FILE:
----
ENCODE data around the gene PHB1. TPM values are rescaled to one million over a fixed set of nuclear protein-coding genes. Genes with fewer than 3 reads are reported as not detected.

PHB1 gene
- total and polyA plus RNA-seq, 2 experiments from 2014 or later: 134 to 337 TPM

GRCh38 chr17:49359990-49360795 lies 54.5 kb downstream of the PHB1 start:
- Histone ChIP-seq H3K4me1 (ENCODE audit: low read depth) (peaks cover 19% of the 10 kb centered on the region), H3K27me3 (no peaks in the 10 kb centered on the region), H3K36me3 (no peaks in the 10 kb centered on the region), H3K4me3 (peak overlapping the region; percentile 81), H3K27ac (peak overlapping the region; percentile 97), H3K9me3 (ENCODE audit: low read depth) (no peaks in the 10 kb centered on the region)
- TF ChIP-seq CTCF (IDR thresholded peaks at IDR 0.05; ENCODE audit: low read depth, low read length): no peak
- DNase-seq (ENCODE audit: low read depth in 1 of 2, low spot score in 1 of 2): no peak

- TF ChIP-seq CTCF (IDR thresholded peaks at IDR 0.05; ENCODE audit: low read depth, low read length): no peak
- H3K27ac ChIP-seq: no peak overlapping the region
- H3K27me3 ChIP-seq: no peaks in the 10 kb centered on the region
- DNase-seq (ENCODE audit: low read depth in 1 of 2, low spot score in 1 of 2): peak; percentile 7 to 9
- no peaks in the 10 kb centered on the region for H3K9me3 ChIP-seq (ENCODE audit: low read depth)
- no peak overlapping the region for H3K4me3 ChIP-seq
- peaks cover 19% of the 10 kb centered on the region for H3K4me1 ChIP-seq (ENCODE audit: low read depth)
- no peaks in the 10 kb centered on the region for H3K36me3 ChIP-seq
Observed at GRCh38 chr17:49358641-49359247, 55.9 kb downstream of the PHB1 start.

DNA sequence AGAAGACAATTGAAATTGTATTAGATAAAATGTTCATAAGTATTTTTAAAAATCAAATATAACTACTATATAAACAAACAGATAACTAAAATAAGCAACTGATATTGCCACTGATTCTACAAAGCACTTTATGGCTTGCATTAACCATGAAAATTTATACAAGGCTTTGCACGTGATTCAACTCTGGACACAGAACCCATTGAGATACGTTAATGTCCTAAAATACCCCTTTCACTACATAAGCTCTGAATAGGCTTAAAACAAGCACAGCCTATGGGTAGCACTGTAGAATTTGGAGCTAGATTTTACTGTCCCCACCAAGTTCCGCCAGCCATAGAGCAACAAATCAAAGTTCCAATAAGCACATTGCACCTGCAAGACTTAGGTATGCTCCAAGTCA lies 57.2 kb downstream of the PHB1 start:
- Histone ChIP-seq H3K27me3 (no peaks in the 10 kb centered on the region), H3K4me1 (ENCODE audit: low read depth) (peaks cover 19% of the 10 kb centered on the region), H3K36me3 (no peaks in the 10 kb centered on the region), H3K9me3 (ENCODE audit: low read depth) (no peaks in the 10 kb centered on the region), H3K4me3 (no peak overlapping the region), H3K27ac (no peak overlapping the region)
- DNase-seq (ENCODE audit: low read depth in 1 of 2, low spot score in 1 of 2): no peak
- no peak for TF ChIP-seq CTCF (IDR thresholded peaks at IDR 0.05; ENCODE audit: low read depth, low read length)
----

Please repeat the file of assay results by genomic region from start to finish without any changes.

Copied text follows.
ENCODE data around the gene PHB1. TPM values are rescaled to one million over a fixed set of nuclear protein-coding genes. Genes with fewer than 3 reads are reported as not detected.

PHB1 gene
- total and polyA plus RNA-seq, 2 experiments from 2014 or later: 134 to 337 TPM

GRCh38 chr17:49359990-49360795 lies 54.5 kb downstream of the PHB1 start:
- Histone ChIP-seq H3K4me1 (ENCODE audit: low read depth) (peaks cover 19% of the 10 kb centered on the region), H3K27me3 (no peaks in the 10 kb centered on the region), H3K36me3 (no peaks in the 10 kb centered on the region), H3K4me3 (peak overlapping the region; percentile 81), H3K27ac (peak overlapping the region; percentile 97), H3K9me3 (ENCODE audit: low read depth) (no peaks in the 10 kb centered on the region)
- TF ChIP-seq CTCF (IDR thresholded peaks at IDR 0.05; ENCODE audit: low read depth, low read length): no peak
- DNase-seq (ENCODE audit: low read depth in 1 of 2, low spot score in 1 of 2): no peak

- TF ChIP-seq CTCF (IDR thresholded peaks at IDR 0.05; ENCODE audit: low read depth, low read length): no peak
- H3K27ac ChIP-seq: no peak overlapping the region
- H3K27me3 ChIP-seq: no peaks in the 10 kb centered on the region
- DNase-seq (ENCODE audit: low read depth in 1 of 2, low spot score in 1 of 2): peak; percentile 7 to 9
- no peaks in the 10 kb centered on the region for H3K9me3 ChIP-seq (ENCODE audit: low read depth)
- no peak overlapping the region for H3K4me3 ChIP-seq
- peaks cover 19% of the 10 kb centered on the region for H3K4me1 ChIP-seq (ENCODE audit: low read depth)
- no peaks in the 10 kb centered on the region for H3K36me3 ChIP-seq
Observed at GRCh38 chr17:49358641-49359247, 55.9 kb downstream of the PHB1 start.

DNA sequence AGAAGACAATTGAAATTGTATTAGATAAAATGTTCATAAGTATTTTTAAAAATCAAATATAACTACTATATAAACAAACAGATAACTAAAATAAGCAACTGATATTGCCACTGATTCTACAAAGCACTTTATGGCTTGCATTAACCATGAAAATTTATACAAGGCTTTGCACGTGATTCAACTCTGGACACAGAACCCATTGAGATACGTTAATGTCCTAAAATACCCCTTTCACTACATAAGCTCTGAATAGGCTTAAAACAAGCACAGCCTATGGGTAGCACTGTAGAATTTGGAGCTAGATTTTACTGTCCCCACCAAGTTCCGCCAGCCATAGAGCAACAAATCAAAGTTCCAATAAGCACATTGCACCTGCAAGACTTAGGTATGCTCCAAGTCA lies 57.2 kb downstream of the PHB1 start:
- Histone ChIP-seq H3K27me3 (no peaks in the 10 kb centered on the region), H3K4me1 (ENCODE audit: low read depth) (peaks cover 19% of the 10 kb centered on the region), H3K36me3 (no peaks in the 10 kb centered on the region), H3K9me3 (ENCODE audit: low read depth) (no peaks in the 10 kb centered on the region), H3K4me3 (no peak overlapping the region), H3K27ac (no peak overlapping the region)
- DNase-seq (ENCODE audit: low read depth in 1 of 2, low spot score in 1 of 2): no peak
- no peak for TF ChIP-seq CTCF (IDR thresholded peaks at IDR 0.05; ENCODE audit: low read depth, low read length)